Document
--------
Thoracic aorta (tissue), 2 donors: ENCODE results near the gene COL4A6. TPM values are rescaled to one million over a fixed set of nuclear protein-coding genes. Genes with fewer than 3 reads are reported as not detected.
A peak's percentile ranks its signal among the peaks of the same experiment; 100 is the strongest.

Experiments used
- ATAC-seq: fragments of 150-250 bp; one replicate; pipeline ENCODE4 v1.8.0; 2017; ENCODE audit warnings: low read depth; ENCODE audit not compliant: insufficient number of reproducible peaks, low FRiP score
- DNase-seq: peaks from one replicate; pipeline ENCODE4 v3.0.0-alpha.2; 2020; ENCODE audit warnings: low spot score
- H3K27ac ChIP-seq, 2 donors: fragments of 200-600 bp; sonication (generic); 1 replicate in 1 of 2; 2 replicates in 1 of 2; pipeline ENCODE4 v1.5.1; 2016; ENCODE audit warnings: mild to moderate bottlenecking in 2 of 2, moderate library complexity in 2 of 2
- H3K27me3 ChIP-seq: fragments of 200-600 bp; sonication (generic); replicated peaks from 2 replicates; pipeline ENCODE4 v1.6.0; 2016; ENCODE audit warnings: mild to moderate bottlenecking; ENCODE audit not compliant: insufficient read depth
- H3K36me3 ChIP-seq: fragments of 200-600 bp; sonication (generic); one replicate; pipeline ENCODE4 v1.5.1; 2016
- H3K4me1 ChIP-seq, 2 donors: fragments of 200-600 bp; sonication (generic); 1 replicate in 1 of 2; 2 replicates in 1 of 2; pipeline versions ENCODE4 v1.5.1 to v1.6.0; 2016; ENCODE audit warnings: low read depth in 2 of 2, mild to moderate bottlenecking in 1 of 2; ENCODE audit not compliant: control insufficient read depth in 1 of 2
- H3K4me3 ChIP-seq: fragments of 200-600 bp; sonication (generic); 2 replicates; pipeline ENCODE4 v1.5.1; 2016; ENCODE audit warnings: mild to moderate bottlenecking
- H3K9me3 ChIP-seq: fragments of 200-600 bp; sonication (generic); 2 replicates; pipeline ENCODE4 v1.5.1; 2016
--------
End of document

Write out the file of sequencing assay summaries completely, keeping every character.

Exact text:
Thoracic aorta (tissue), 2 donors: ENCODE results near the gene COL4A6. TPM values are rescaled to one million over a fixed set of nuclear protein-coding genes. Genes with fewer than 3 reads are reported as not detected.
A peak's percentile ranks its signal among the peaks of the same experiment; 100 is the strongest.

Experiments used
- ATAC-seq: fragments of 150-250 bp; one replicate; pipeline ENCODE4 v1.8.0; 2017; ENCODE audit warnings: low read depth; ENCODE audit not compliant: insufficient number of reproducible peaks, low FRiP score
- DNase-seq: peaks from one replicate; pipeline ENCODE4 v3.0.0-alpha.2; 2020; ENCODE audit warnings: low spot score
- H3K27ac ChIP-seq, 2 donors: fragments of 200-600 bp; sonication (generic); 1 replicate in 1 of 2; 2 replicates in 1 of 2; pipeline ENCODE4 v1.5.1; 2016; ENCODE audit warnings: mild to moderate bottlenecking in 2 of 2, moderate library complexity in 2 of 2
- H3K27me3 ChIP-seq: fragments of 200-600 bp; sonication (generic); replicated peaks from 2 replicates; pipeline ENCODE4 v1.6.0; 2016; ENCODE audit warnings: mild to moderate bottlenecking; ENCODE audit not compliant: insufficient read depth
- H3K36me3 ChIP-seq: fragments of 200-600 bp; sonication (generic); one replicate; pipeline ENCODE4 v1.5.1; 2016
- H3K4me1 ChIP-seq, 2 donors: fragments of 200-600 bp; sonication (generic); 1 replicate in 1 of 2; 2 replicates in 1 of 2; pipeline versions ENCODE4 v1.5.1 to v1.6.0; 2016; ENCODE audit warnings: low read depth in 2 of 2, mild to moderate bottlenecking in 1 of 2; ENCODE audit not compliant: control insufficient read depth in 1 of 2
- H3K4me3 ChIP-seq: fragments of 200-600 bp; sonication (generic); 2 replicates; pipeline ENCODE4 v1.5.1; 2016; ENCODE audit warnings: mild to moderate bottlenecking
- H3K9me3 ChIP-seq: fragments of 200-600 bp; sonication (generic); 2 replicates; pipeline ENCODE4 v1.5.1; 2016